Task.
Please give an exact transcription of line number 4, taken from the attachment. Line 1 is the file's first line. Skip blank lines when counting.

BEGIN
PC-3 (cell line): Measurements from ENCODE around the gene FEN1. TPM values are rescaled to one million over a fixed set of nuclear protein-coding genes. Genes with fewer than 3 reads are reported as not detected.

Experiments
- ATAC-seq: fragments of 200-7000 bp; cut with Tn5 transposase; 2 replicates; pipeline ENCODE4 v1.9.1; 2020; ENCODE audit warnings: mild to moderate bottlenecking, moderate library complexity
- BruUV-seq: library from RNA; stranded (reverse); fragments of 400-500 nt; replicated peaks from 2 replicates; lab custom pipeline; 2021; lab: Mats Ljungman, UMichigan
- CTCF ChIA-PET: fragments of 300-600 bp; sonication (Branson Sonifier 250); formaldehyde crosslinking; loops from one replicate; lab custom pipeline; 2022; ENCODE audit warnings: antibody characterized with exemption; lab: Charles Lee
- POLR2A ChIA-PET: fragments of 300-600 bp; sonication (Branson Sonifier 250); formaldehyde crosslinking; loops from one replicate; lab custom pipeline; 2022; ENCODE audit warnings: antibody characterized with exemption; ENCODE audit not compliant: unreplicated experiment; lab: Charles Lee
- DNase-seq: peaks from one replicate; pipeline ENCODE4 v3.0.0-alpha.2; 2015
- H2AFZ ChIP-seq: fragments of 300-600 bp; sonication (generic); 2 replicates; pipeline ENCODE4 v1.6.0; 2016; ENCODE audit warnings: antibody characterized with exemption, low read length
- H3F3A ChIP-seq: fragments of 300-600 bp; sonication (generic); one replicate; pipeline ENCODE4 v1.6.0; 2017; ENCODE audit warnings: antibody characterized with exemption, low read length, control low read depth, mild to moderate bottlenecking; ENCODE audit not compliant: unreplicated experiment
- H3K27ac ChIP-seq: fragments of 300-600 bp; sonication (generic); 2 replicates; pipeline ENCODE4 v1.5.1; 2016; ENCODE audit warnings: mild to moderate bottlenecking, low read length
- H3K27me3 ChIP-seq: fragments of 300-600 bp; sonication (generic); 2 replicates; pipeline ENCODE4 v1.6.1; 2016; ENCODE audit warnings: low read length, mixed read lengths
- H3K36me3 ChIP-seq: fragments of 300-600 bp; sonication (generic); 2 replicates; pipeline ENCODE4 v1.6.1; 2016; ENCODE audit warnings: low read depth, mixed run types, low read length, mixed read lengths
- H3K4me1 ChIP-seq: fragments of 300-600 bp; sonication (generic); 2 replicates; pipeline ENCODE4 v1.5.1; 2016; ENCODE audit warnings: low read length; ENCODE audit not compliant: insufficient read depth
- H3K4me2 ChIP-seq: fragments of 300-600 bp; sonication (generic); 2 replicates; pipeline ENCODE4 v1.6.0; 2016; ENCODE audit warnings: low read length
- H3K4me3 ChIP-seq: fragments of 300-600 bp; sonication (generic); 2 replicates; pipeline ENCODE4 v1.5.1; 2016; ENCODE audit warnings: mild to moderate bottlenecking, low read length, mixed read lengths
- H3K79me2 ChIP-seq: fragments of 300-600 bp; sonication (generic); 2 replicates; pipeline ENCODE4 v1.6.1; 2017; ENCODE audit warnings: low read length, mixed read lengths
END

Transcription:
- BruUV-seq: library from RNA; stranded (reverse); fragments of 400-500 nt; replicated peaks from 2 replicates; lab custom pipeline; 2021; lab: Mats Ljungman, UMichigan